Pregnancy is a joyous time for the mother and family, but it can also be quite challenging, physically, mentally, and emotionally. Massage Therapy not only helps the soon-to-be mother with physical pain, but also emotionally by helping to regulate hormones such as cortisol, thereby reducing the stress on the baby.
According to http://americanpregnancy.org/, "Studies indicate that massage therapy performed during pregnancy can reduce anxiety, decrease symptoms of depression, relieve muscle aches and joint pains, and improve labor outcomes and newborn health....Studies done in the past 10 years have shown that hormone levels associated with relaxation and stress are significantly altered when massage therapy is introduced to women’s prenatal care. This leads to mood regulation and improved cardiovascular health.In women who received bi-weekly massages for only five weeks, hormones such as norepinephrine and cortisol (hormones associated with stress) were reduced, and dopamine and serotonin levels were increased (low levels of these hormones are associated with depression). These changes in hormone levels also led to fewer complications during birth and fewer instances of newborn complications, such as low birth weight. The evidence strongly suggests there are maternal and newborn health benefits when therapeutic massage is incorporated into regular prenatal care."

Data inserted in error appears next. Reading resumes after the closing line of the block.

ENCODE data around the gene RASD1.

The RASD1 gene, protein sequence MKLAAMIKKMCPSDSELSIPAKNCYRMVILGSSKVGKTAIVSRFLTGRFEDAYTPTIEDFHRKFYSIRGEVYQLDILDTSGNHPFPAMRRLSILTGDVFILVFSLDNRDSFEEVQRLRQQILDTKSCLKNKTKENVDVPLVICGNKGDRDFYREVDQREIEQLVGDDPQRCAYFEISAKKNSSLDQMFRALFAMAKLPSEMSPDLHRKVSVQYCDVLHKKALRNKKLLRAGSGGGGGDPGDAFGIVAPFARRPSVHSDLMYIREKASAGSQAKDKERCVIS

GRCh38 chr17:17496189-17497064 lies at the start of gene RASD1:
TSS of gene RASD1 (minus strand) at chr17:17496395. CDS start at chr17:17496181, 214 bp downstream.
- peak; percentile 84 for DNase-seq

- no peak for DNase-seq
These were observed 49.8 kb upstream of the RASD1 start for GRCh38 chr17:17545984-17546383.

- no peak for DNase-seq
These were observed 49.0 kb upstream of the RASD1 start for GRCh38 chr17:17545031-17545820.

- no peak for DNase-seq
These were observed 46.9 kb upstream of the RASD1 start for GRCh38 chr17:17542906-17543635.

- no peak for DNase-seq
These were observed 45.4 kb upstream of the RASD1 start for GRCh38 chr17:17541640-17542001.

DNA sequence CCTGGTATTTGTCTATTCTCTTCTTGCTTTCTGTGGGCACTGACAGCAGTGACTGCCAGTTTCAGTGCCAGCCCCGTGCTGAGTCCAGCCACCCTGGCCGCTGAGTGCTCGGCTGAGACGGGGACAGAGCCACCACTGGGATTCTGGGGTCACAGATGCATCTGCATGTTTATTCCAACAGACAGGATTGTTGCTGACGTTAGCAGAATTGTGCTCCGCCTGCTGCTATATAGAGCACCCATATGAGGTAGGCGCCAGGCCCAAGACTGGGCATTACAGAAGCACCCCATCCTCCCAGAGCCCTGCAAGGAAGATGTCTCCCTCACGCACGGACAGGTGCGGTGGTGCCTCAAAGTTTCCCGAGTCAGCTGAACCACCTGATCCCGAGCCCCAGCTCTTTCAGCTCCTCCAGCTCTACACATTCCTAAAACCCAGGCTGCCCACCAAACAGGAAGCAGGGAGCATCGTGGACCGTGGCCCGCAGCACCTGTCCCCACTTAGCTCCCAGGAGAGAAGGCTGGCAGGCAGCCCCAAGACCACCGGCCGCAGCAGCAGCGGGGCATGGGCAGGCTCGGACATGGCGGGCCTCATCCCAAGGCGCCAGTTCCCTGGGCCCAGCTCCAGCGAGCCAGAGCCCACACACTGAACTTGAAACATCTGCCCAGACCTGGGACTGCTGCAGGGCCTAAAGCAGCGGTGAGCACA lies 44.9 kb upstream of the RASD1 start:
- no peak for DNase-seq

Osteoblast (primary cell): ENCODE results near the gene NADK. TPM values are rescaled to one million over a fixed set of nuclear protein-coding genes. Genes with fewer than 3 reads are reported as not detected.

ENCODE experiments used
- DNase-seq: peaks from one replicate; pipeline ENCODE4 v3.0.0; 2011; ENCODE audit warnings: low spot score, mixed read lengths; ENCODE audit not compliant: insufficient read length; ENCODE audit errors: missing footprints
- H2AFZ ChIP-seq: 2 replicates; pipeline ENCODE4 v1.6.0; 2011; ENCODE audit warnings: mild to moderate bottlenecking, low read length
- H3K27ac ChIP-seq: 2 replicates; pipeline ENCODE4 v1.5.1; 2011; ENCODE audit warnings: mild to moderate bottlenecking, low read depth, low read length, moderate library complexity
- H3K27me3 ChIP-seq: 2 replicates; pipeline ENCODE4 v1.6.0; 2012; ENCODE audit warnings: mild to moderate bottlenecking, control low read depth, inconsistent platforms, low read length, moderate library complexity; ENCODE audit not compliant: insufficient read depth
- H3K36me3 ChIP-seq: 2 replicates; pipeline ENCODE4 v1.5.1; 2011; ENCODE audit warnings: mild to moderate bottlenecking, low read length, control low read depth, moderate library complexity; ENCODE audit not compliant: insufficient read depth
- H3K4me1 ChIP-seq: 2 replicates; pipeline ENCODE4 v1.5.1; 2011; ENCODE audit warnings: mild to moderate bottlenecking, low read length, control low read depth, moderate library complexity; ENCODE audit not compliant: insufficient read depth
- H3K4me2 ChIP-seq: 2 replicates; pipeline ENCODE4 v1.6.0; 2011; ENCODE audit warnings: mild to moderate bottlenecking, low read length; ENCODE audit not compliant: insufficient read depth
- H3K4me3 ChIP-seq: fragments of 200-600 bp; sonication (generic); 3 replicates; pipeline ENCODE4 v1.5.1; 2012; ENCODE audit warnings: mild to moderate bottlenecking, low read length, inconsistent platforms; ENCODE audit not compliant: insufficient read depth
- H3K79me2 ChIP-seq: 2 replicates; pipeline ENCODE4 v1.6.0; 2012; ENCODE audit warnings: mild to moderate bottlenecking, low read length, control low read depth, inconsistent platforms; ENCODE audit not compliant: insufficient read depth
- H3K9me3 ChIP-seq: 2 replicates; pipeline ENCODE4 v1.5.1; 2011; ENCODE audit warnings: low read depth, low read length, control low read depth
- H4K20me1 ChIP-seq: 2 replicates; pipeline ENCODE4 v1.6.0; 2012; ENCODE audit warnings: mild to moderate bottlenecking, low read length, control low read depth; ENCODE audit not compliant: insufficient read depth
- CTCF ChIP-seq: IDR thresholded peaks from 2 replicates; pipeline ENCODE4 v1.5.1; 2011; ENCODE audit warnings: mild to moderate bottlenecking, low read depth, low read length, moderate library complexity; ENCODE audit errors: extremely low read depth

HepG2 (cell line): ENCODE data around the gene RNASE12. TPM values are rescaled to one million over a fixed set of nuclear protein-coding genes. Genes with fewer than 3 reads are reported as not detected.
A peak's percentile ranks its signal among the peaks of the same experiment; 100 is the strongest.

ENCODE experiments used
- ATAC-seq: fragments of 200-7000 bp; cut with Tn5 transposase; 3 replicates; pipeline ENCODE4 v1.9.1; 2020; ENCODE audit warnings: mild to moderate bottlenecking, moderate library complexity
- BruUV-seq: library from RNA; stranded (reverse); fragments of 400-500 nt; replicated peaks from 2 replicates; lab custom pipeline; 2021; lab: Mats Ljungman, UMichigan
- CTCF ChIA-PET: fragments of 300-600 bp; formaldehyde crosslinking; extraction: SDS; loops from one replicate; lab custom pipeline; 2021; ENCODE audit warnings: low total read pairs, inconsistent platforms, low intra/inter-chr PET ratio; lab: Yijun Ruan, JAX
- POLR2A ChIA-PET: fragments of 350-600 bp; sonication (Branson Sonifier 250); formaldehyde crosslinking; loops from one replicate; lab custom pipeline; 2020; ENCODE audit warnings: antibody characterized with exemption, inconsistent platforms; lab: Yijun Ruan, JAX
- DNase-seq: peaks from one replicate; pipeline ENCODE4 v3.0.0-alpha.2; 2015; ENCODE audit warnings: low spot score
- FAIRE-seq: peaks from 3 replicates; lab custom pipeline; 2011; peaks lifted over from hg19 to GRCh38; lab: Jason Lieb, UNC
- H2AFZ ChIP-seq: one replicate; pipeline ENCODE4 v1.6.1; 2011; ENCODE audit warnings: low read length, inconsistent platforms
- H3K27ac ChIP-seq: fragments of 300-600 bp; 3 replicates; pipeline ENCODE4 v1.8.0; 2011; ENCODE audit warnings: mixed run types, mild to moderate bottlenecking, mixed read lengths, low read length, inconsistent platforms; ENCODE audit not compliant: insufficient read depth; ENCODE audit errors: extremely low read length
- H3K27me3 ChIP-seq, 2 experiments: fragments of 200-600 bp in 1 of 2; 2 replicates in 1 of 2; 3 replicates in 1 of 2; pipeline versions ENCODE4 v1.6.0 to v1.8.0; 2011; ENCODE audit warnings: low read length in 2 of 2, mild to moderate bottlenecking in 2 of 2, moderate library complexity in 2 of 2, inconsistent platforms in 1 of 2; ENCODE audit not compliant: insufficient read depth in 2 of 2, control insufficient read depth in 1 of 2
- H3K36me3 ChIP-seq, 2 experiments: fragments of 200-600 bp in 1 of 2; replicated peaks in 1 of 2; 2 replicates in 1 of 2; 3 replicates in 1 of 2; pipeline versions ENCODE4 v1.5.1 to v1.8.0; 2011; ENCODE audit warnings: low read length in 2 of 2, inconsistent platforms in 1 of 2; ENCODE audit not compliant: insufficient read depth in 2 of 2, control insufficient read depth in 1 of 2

In addition to the information above, massage therapy during pregnancy also helps to reduce swelling, improve nerve pain, improve circulation, decrease joint pain, improve the quality of sleep, reduce muscle tension and headaches, and decrease back pain.
So obviously massage is great for a majority of people most of the time. But what about when it's not in regards to a pregnant woman?
Contraindications During Pregnancy:
A contraindicated situation for massage therapy, or a time in which one should not receive massage therapy (in regards to a pregnant woman) would include:
If the mother has preeclampsia,
It is a high-risk pregnancy or if they've ever had a high-risk pregnancy in the past;
Pregnancy induced hypertension (PIH);
Previous pre-term labor;
Previous miscarriage or C-section
Currently experiencing severe swelling, high blood pressure, or sudden, severe headaches; or
She has recently given birth
Even if massage is not contraindicated for the mother, there are still certain strokes, points, or scents that the massage therapist cannot use because they are believed to induce labor. Some of these include:
Massaging the inner thigh (adductors) vigorously or for an extended period of time;
Using Lavender essential oil during the massage;
Pressing on the calcaneus or other contraindicated pressure points during the massage
For so many reasons, massage therapy is beneficial to both mother and baby. However, it's always best to consult your OBGYN prior to receiving a massage just to make sure that it is a healthy option for the mother and baby.